Most Minnesota manufacturers say that they are optimistic about their outlook, but that confidence remains overshadowed by rising health care costs, higher taxes and the dearth of skilled factory workers in the state.

The fifth annual State of Manufacturing report, being released Thursday, found that 82 percent of executives surveyed remain positive about the future of their own companies. However, Thursday’s survey also showed that 15 percent of CEOs and production managers expect a recession this year, which is “a change from the notable optimism that emerged two years ago as the recession began to subside,” said Robert Kill, CEO of Enterprise Minnesota, the manufacturing assistance group that conducted the survey.

Issues nagging manufacturing executives included uncertainty about new health care regulations related to the Affordable Care Act. They also complained about the inability to find highly skilled workers for their plants and other facilities. Both issues negatively affected firms’ forecasting abilities, the survey found.

Results are “pretty consistent with the concerns we hear about health care and taxes,” said Josh Bushard, who tracks Minnesota manufacturers for the Grant Thornton accounting firm. “I think executives are concerned mostly because of the unknown. For a while, with [the Affordable Care Act] there was talk of [repealing] it. But now it is here to stay. But most executives don’t really know what the heck that means.”

Bushard, who was not involved in Thursday’s study, said that while executives have credible concerns, they should not be severe enough to derail optimism in revenue and growth plans.

Already, there have been signs of hope among the area’s manufacturers, including a report earlier this year by Creighton University that showed the largest improvement in business conditions among manufacturers in 15 months.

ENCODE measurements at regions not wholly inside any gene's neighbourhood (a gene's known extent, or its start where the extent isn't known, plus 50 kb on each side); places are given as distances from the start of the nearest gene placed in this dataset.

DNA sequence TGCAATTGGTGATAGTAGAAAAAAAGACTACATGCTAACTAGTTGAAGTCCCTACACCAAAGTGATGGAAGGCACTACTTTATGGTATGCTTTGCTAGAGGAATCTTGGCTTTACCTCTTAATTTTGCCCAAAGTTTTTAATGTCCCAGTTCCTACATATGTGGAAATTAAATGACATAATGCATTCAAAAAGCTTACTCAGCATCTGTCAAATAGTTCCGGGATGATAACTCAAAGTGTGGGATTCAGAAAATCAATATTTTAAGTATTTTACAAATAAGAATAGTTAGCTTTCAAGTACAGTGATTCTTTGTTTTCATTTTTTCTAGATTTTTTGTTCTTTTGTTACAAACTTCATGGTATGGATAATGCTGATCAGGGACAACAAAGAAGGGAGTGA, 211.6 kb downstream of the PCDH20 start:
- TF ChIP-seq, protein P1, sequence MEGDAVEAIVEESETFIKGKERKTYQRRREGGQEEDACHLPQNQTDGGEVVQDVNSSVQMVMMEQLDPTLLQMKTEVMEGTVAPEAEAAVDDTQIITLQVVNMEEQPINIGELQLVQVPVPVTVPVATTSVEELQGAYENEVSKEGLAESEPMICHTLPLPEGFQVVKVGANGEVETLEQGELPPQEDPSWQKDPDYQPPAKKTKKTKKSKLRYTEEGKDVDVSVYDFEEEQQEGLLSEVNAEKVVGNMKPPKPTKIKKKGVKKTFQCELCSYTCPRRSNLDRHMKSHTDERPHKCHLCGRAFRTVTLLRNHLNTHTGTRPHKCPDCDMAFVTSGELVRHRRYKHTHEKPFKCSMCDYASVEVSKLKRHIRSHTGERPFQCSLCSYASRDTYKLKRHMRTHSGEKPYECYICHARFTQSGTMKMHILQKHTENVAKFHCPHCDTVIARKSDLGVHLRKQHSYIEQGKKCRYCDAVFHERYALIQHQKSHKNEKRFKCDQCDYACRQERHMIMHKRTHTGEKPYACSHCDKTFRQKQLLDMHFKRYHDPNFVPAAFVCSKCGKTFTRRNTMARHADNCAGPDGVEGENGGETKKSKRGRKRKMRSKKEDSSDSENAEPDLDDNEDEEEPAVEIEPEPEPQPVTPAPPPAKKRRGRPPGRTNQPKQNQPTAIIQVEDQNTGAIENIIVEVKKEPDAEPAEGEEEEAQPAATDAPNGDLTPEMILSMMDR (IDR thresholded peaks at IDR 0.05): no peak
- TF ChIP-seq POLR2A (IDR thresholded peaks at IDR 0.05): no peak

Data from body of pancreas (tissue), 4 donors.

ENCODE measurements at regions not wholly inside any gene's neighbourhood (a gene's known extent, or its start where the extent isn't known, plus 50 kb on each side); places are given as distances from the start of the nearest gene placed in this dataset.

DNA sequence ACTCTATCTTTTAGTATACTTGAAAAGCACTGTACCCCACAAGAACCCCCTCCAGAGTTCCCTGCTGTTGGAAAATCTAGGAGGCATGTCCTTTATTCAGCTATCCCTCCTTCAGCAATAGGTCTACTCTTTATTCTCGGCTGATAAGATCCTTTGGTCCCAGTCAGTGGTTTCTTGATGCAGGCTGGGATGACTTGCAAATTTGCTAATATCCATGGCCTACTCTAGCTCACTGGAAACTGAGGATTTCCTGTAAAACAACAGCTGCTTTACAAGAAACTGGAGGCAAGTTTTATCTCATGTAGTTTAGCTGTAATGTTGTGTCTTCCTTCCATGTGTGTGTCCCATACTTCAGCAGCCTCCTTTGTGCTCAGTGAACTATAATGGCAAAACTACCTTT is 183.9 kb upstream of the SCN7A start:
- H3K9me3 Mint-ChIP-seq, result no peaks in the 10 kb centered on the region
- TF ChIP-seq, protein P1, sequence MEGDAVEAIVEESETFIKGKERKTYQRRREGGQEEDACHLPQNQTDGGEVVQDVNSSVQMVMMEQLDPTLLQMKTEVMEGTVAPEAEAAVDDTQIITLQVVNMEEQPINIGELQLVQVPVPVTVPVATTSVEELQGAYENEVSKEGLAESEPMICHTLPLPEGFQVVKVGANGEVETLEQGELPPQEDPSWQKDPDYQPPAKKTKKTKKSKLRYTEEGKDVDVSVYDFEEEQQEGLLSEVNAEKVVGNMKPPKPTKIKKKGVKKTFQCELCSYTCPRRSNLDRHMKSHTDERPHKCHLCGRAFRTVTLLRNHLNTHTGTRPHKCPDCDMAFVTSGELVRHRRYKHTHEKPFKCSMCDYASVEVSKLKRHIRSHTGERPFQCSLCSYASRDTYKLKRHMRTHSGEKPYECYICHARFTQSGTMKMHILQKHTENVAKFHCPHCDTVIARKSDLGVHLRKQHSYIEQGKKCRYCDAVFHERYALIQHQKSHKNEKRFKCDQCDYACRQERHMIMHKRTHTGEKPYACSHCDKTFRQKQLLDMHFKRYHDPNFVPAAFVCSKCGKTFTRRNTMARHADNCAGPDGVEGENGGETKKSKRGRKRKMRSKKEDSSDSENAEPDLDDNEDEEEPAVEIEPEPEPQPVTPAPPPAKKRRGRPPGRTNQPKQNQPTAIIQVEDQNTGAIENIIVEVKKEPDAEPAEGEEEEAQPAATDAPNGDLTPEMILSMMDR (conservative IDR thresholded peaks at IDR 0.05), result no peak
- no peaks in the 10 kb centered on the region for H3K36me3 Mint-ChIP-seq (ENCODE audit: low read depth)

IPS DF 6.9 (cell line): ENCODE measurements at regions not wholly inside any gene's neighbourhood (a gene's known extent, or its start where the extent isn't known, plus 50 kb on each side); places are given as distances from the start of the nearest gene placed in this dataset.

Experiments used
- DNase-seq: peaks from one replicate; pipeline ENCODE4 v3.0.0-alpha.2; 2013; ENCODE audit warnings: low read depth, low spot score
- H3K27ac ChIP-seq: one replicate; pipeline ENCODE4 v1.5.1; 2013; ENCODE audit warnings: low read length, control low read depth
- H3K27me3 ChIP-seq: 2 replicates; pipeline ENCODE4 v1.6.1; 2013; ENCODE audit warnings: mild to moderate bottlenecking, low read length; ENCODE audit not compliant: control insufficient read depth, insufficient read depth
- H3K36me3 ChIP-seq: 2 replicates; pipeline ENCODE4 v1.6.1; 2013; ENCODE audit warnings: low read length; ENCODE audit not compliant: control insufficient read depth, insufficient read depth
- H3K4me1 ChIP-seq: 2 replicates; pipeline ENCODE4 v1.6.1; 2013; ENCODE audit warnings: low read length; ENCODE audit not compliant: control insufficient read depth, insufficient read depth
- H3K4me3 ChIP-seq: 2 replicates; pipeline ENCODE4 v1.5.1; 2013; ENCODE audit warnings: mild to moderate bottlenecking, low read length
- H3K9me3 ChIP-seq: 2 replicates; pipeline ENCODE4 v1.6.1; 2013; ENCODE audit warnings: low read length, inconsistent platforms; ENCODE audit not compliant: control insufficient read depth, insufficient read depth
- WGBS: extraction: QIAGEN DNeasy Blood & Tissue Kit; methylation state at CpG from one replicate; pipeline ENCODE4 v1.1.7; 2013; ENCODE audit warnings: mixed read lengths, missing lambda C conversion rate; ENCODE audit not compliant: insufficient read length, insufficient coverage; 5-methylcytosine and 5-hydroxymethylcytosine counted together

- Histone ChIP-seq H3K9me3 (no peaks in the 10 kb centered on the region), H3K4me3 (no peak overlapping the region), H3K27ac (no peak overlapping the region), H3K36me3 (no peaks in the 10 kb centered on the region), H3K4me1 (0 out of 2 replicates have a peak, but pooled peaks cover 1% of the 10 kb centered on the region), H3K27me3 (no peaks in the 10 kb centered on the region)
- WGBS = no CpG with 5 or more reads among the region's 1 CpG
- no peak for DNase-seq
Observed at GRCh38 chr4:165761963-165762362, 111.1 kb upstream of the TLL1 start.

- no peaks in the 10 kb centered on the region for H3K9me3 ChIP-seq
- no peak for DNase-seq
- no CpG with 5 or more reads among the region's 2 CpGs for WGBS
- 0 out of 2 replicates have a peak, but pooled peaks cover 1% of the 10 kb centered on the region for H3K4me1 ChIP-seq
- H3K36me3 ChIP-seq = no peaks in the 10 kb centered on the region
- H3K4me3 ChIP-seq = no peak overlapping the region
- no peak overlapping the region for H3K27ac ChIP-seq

Thursday’s survey, conducted by Virginia-based Public Opinion Strategies on behalf of Minneapolis-based Enterprise Minnesota, surveyed executives from 400 manufacturers across the state during March. In addition, executives took part in 20 focus groups designed to understand what themes were helping and hurting their businesses.

Some surprising outcomes arose from the surveys and focus groups. For one, even though executives worried about rising health care costs, fewer offered their employees wellness programs in 2013 vs. 2012. In another finding, budget and tax concerns matched health care as the top concern among executives.

Lastly, executives fretted more in 2013 about their ability to recruit and retain skilled workers than in the past.

The survey found that 60 percent of factory executives were concerned, which is a 40 percent leap from 2010. Larger firms were the ones most concerned about finding skilled talent with technical training and experience.

Despite the difficulty, most employers do not plan to spend more on developing employees, the survey found.

Contradictions between worry and action also were found in a state study released last month by the Minnesota Department of Employment and Economic Development.

In that study, labor market economists found that manufacturers frequently reported concern about the “job-skills gap.” Yet many admitted that they were not paying competitive wages and that they had no plans to provide on-the-job training or to alter strict educational and experience requirements for candidates.

In a separate effort, legislators proposed new funding to get more manufacturers engaged in training and hiring programs in conjunction with Minnesota state colleges and universities.

Separately, Dunwoody College of Technology, Hennepin Technical College, the regional Carpenters Union and many others are working to expand manufacturing apprentice partnerships with companies across the state.

Enterprise Minnesota’s Kill said there is a big push to attract more young people into the field of manufacturing. For years, guidance counselors have dissuaded high school and college-bound students from considering the field because it was shrinking. Turns out, it’s still going strong, Kill said.